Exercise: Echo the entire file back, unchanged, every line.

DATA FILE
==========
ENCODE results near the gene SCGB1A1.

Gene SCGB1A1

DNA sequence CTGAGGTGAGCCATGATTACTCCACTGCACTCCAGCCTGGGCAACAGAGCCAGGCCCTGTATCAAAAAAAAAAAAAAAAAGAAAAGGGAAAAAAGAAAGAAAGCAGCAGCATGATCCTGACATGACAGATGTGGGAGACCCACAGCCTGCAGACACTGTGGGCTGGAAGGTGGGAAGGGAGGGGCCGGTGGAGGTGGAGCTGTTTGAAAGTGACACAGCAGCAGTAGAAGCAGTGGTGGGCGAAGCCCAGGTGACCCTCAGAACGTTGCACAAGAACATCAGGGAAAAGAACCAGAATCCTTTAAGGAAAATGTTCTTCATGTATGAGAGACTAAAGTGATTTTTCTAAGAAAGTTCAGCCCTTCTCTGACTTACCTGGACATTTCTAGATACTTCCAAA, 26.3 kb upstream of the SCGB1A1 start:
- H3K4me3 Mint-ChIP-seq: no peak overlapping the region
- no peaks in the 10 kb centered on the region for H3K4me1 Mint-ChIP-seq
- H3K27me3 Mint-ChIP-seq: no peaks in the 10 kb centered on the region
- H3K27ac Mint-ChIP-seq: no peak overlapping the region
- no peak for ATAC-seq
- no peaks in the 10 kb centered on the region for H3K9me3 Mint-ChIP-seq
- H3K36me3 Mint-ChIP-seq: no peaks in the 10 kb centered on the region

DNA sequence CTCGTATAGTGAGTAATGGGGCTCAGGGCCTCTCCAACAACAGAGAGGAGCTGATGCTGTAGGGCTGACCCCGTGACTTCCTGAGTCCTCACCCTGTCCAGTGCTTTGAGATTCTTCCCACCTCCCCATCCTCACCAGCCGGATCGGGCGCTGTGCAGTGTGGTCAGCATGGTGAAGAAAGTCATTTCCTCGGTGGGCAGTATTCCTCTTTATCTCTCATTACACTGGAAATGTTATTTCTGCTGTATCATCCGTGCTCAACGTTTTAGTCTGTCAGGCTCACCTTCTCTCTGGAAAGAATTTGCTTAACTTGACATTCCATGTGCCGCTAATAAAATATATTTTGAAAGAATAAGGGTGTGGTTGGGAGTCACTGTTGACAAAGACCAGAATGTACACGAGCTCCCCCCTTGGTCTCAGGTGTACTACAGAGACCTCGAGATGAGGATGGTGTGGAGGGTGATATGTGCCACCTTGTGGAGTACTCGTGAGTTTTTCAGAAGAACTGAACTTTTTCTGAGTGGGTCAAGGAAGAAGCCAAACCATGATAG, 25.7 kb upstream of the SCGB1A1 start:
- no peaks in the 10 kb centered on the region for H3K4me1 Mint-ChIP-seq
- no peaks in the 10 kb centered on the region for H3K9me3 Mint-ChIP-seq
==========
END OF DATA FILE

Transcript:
ENCODE results near the gene SCGB1A1.

Gene SCGB1A1

DNA sequence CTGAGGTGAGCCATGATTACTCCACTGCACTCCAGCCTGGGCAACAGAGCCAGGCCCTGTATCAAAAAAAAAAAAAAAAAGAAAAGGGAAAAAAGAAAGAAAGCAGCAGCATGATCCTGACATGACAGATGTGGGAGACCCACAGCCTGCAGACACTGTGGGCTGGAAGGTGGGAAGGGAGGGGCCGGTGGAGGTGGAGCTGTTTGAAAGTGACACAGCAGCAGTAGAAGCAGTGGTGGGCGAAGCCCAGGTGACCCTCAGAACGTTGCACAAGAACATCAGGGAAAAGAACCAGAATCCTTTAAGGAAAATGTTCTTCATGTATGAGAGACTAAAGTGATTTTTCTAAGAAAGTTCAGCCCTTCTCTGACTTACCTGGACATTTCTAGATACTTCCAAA, 26.3 kb upstream of the SCGB1A1 start:
- H3K4me3 Mint-ChIP-seq: no peak overlapping the region
- no peaks in the 10 kb centered on the region for H3K4me1 Mint-ChIP-seq
- H3K27me3 Mint-ChIP-seq: no peaks in the 10 kb centered on the region
- H3K27ac Mint-ChIP-seq: no peak overlapping the region
- no peak for ATAC-seq
- no peaks in the 10 kb centered on the region for H3K9me3 Mint-ChIP-seq
- H3K36me3 Mint-ChIP-seq: no peaks in the 10 kb centered on the region

DNA sequence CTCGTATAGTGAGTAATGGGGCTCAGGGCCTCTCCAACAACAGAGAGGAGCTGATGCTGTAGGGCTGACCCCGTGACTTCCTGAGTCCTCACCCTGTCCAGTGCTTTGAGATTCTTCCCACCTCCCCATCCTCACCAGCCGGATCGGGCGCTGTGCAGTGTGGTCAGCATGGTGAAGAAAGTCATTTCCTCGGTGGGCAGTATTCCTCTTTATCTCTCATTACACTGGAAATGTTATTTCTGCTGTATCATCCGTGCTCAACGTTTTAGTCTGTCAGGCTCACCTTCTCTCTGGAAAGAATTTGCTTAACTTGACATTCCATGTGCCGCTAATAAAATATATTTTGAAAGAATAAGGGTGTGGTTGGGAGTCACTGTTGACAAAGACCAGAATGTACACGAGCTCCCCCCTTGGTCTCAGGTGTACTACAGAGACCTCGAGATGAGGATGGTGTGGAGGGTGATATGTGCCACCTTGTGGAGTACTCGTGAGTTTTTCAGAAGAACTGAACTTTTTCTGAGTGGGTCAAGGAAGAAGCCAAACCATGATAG, 25.7 kb upstream of the SCGB1A1 start:
- no peaks in the 10 kb centered on the region for H3K4me1 Mint-ChIP-seq
- no peaks in the 10 kb centered on the region for H3K9me3 Mint-ChIP-seq